By Matt Gibson
Gardening gloves are a gardener’s best friend, and most gardeners can wear out quite a few pairs of gardening gloves over their lifetimes. Some highly active gardeners can even go through several pairs in a single growing season. If you are looking for a gift for a gardening friend and are wondering whether getting them another pair of gardening gloves when they already have a pair is a good gift, the answer is yes. Getting your green-thumbed friend another pair of gardening gloves is always a good idea. In fact, they have most likely been ready to throw out their current pair of work gloves for weeks and just haven’t gotten around to purchasing a replacement.
Some gloves wear out faster than others. Cheap pairs of gardening gloves aren’t made to last for multiple growing seasons. Cheap gloves are cheaply-made, and they are a lot more likely to bite the dust after a few uses than a pair of high-end gloves that are built to last. Purchasing a high-quality pair of work gloves should be an investment that rewards you with a product that is built to stand the test of time. On the other hand, cheap gloves are cheap for a reason, so `buying several pairs of them shouldn’t be a big hit to your budget.
Some gardening gloves are better than others for specific tasks. For example, thicker gloves are better for cultivating rose bushes, because they will protect your hands better than other gloves. Rose gardeners should also consider longer gloves that offer some sort of arm protection as well, as thorns are not just a menace to hands alone. Lightweight gloves, on the other hand, are well-suited for protecting your hands when using garden tools, like a shovel, or a rake. Having several different pairs of gloves on hand will make your job much easier and offer some versatility and comfort while working the soil.
When shopping for gardening gloves, there are several factors that you should take into consideration. First, what material are the gloves made from? Are they cotton, canvas, leather, goatskin, cowhide, or synthetic materials, such as neoprene, spandex, or Lycra. Each material type has its own strengths and weaknesses. Goatskin gloves are the toughest and most puncture-resistant. Cotton and canvas gloves are the most affordable, and are well-suited to simple tasks such as planting, potting, and weeding. A general rule for material consideration, is to choose your gloves to fit the task.
A good pair of gardening gloves should be both durable and comfortable, as you will put them to task when you wear them and you’ll be wearing them pretty regularly especially during the spring, summer, and fall seasons. Gloves that have fingertip reinforcements and double-stitched seams are a plus, as long as you don’t feel the seams while wearing them. Gloves that close tightly around the wrist are a must, as you don’t want dirt and other debris falling inside the gloves while you are working your soil.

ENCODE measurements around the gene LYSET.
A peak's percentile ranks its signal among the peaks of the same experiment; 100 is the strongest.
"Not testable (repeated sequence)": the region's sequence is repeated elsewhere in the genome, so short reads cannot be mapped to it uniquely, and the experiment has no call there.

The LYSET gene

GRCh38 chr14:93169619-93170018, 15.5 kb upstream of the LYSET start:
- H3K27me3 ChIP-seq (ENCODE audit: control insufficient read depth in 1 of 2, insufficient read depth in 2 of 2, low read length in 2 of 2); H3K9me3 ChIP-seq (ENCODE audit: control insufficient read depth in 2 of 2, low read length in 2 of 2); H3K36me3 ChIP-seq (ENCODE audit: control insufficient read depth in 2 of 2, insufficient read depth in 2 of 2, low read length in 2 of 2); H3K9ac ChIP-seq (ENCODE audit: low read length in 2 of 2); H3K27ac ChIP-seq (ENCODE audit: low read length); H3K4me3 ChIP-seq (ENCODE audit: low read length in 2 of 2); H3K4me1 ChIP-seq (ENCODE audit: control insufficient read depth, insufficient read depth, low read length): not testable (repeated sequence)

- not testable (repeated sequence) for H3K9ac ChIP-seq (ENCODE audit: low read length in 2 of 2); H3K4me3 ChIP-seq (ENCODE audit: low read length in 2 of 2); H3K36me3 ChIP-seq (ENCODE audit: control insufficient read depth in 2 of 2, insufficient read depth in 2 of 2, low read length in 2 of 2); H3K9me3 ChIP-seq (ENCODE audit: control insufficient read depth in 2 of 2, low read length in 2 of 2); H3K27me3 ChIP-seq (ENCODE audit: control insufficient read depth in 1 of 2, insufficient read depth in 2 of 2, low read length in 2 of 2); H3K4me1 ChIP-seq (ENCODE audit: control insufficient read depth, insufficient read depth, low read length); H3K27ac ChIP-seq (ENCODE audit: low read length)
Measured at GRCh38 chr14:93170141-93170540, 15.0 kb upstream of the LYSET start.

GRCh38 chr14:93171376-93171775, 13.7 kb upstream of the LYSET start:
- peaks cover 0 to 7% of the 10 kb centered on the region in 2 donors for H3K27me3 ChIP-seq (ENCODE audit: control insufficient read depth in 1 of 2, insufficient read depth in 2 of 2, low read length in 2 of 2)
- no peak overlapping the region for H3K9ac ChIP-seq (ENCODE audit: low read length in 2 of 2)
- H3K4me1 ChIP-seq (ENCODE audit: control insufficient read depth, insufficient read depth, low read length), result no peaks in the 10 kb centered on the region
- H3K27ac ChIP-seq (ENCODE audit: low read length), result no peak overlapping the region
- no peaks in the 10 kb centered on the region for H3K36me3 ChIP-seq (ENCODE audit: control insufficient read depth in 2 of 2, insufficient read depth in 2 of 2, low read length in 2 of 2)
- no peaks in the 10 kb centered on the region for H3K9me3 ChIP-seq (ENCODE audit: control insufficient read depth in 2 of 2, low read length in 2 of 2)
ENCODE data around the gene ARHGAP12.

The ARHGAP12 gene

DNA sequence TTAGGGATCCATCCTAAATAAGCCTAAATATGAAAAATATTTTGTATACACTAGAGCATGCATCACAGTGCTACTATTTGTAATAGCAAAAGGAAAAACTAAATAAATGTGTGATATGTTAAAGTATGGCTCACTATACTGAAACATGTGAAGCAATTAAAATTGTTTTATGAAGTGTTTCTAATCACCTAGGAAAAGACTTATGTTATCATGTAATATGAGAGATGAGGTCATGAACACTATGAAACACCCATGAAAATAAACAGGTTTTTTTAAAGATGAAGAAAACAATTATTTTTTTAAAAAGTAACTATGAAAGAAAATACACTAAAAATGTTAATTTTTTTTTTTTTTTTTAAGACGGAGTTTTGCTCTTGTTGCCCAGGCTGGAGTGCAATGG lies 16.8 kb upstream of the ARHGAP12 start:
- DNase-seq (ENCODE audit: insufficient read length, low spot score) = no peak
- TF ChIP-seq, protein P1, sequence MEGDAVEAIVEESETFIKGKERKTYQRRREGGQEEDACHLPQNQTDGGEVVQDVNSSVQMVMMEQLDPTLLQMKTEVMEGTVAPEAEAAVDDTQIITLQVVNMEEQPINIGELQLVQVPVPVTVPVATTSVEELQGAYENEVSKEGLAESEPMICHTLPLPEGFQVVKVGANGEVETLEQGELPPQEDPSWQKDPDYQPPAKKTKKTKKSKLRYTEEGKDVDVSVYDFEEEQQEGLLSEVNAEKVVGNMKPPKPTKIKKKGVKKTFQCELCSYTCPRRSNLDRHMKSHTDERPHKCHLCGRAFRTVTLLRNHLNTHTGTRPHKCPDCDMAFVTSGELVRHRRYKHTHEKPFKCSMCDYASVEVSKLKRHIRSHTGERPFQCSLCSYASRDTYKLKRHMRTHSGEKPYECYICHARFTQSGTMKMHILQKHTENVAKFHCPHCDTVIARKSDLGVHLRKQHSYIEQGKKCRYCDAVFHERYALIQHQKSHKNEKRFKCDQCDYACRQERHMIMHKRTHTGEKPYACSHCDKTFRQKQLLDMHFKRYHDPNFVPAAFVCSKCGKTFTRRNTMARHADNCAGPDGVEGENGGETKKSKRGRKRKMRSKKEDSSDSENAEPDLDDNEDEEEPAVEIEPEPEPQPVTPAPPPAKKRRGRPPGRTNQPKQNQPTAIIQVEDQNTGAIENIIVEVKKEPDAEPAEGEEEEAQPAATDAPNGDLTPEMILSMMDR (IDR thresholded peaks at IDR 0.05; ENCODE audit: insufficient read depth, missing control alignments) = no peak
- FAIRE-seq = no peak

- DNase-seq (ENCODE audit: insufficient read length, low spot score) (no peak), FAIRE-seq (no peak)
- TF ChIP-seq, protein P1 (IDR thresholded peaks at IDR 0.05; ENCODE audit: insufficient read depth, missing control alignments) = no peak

Though it may seem obvious, you need gloves that fit your hand size as well. Having gloves that are too big can be especially cumbersome, and gloves that are too small are uncomfortable. A snug fitting glove that allows flexibility in the fingers is ideal for most tasks. However, some situations call for a more heavy duty glove, one with extra padding or thickness. Avoid heavy duty gloves that feel stiff or bulky.
Proper maintenance and care for your gardening gloves will extend their shelf life. Try to keep your gloves in good condition so that you won’t have to replace them as frequently. Rubber gloves and cotton gloves can be tossed in the washing machine. Leather gloves and goatskin gloves should be cleaned with a wet handcloth and occasionally need to be waxed or oiled. No matter what kind of gardening gloves you choose, taking good care of them will make them last through the seasons.
Unfortunately, not all garden gloves are created equal. Some brands offer high-quality products at reasonable prices, and some just don’t deliver. Luckily, we did the research for you so you don’t have to dig through pages of reviews. These are the best gardening gloves on the market this year, bar none.
Exemplary Gardens Goatskin Work Gloves
Find on Amazon. https://amzn.to/2HxH5MS
These gloves get absolutely rave reviews, and it’s easy to see why. They are made of goatskin and they are highly durable, surprisingly flexible and they have a great grip. Available in five different unisex sizes, these gloves are great for heavy duty gardening tasks. They are treated with lanolin, which makes them feel especially soft when you are wearing them and actually works to keep your hands moisturized while you work, all while keeping them dry and clean. With the five sizes and an elasticized wrist, you can find the perfect fit with Exemplary Gardens goatskin work gloves. At an affordable price, you can get a backup pair.
Magid Glove & Safety’s Bella Comfort Flex Gloves
Find on Amazon.